Reports are circulating this week that the Federal Aviation Administration has banned certain Apple MacBooks from flights. The ban relates to a specific model of MacBook due to a battery recall. As such, this will only affect a very small percentage of travelers.
The FAA warning
According to Bloomberg, the U.S. Federal Aviation Administration issued a statement saying that it was “aware of the recalled batteries that are used in some Apple MacBook Pro laptops”. The aviation regular also stated that it has alerted major U.S. airlines about the laptop battery recall.
The FAA moved to ban select MacBook Pro laptops on flights because Apple warns that some units had batteries that could catch fire under specific conditions. Apple issued the following notice in June:
“Apple has determined that, in a limited number of older generation 15-inch MacBook Pro units, the battery may overheat and pose a fire safety risk”
Through our research, it has proven difficult to find the specific FAA advisory that names the specific model of Apple laptop. The Verge wrote that the FAA has not explicitly banned these laptops. In fact, they are banned only because all recalled batteries are banned.
We reached out to the three major U.S. Airlines for comment. At the time of publishing, only American Airlines has responded saying:
“We are in touch with the FAA to obtain additional details. Additionally, Our crews are trained on fighting high energy battery fires. As part of safety management and risk mitigation, we always evaluate additional ways to enhance existing procedures to ensure cabin safety.”
American Airlines also highlights the fact that their aircraft has “fire containment bags” made by AvSax.
Is your laptop part of this?
Despite all of the eye-catching headlines, the ban applies to a particular model of Macbook produced within a particular time frame, with a particular battery. Here are the specifics of the ban:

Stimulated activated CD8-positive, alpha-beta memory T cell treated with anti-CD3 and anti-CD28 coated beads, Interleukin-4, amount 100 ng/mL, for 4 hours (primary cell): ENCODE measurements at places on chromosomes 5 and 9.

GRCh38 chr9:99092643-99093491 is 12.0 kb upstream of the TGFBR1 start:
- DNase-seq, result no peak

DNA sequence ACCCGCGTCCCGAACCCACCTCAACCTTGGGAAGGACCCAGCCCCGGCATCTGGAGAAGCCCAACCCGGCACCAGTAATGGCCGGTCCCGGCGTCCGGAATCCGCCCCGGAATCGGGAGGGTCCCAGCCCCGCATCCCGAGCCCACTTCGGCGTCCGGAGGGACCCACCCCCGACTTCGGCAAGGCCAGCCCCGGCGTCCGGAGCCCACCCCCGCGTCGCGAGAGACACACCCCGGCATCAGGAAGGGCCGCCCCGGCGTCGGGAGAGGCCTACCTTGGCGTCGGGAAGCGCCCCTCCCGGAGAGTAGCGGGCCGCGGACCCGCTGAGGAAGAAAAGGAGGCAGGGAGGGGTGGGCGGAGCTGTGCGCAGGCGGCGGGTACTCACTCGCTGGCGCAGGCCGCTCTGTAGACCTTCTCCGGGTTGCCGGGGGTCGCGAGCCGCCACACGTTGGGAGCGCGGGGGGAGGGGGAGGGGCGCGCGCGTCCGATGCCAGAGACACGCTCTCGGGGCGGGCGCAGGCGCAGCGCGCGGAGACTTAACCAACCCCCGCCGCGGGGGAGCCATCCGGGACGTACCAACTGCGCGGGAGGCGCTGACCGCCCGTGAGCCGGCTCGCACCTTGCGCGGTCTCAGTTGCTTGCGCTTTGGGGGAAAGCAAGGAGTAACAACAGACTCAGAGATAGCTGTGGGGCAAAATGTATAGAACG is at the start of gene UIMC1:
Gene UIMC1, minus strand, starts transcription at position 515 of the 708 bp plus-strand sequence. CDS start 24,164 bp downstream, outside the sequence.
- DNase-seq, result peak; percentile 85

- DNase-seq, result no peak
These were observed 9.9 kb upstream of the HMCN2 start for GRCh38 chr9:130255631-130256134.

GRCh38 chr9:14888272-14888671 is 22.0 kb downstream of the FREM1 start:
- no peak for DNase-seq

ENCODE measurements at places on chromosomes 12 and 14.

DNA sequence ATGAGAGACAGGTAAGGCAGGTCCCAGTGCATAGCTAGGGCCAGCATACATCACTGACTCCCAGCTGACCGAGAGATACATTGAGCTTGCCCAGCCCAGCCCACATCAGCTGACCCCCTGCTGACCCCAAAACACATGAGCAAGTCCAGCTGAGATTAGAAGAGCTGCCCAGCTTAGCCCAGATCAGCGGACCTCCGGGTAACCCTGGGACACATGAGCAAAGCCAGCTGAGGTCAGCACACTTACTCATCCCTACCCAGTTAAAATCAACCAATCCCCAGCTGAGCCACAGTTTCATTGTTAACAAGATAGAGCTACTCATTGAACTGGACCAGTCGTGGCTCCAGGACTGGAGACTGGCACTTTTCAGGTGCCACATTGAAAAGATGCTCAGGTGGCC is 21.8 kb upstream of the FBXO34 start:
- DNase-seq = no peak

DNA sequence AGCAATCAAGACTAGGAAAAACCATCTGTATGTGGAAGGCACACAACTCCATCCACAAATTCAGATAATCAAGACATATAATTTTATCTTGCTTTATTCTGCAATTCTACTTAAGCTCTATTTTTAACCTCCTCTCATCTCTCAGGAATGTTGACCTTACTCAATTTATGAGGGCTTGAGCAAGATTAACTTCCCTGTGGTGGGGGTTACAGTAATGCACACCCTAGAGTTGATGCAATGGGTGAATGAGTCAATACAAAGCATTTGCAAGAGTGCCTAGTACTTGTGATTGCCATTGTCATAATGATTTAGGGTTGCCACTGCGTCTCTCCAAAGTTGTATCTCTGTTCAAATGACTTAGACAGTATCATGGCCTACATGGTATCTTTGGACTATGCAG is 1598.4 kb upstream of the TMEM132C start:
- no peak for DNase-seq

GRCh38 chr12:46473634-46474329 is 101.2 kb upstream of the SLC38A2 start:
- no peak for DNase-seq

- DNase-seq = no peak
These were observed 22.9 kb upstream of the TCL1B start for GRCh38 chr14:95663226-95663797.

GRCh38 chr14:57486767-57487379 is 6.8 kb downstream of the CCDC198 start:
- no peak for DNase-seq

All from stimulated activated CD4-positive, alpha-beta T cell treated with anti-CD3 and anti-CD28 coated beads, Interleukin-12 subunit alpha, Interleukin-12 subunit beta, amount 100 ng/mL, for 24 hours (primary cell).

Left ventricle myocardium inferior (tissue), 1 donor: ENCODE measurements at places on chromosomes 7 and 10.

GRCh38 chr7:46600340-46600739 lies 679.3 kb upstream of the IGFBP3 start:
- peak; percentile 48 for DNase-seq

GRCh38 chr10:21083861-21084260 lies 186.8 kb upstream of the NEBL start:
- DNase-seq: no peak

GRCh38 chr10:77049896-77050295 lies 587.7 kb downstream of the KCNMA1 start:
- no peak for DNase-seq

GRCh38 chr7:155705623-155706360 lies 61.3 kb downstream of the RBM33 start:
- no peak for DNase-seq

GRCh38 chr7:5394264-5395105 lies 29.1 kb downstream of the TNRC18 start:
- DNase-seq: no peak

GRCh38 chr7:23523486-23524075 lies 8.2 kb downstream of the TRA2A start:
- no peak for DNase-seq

- 15-inch MacBook Pros
- Sold between September 2015 and February 2017.
- Has a particular battery – which you can only find by serial number
Apple offers the following instructions to see if your model’s original battery is part of the recall:
First check to see which 15-inch MacBook Pro you have. Choose About This Mac from the Apple menu () in the upper-left corner of your screen. Confirm your model is “MacBook Pro (Retina, 15-inch, Mid 2015).”
If you have that model, enter your computer’s serial number at Apple’s battery recall page. If your serial number matches please follow the instructions on Apple’s website. However, on their website they make it clear that the battery recall program does not affect other MacBook Pro models.
Warnings from other aviation authorities
Even though the FAA has not specifically banned these devices by name, the European Union Aviation Safety Agency (EASA) explicitly issued a warning about these MacBook Pro models earlier this month:
“EASA was informed of this recall notice on July 31, 2019 and assessed that it falls within the scope of applicability of its existing SIB 2017-01, which contains general recommendations regarding the transport by air, as cargo and by passengers, of damaged, recalled, defective or potentially hazardous lithium batteries, including those contained in equipment.”
SIB 2017-01 was issued in the aftermath of the Galaxy Note 7 fiasco and is a general advisory that applies generally to any “damaged, defective or recalled lithium batteries.”
In addition to the EASA’s recent actions, four airlines with cargo operations managed by Total Cargo Expertise (TCE) implemented a ban this week. A TCE operations coordinator wrote the following to employees.
“Please note that the 15-inch Apple MacBook Pro laptop, sold between mid-2015 to February-2017 is prohibited on board any of our mandate carriers,”
The policy will ban laptops in question from being going onboard its carrier’s planes as cargo. TCE manages cargo operations for the following airlines:
- TUI Group Airlines,
- Thomas Cook Airlines,
- Air Italy,
- and Air Transat.
Bloomberg notes that it’s unclear what measures will take place at U.S. airports with regards to this issue. In fact, The Verge points out the obvious fact that you can’t always tell MacBooks apart according to year and good/bad batteries.
Whether this applies to you or not, news like this always serves as a good reminder for passengers to be aware of the types of electronics they have in their possession while traveling.
Now would be a good time to check what model of laptop, smartphone, or tablet you have. With that model name/number, run a quick search on whether or not your device has had any battery recalls. Hopefully, it’ll save you some stress and inconvenience as you approach airport security!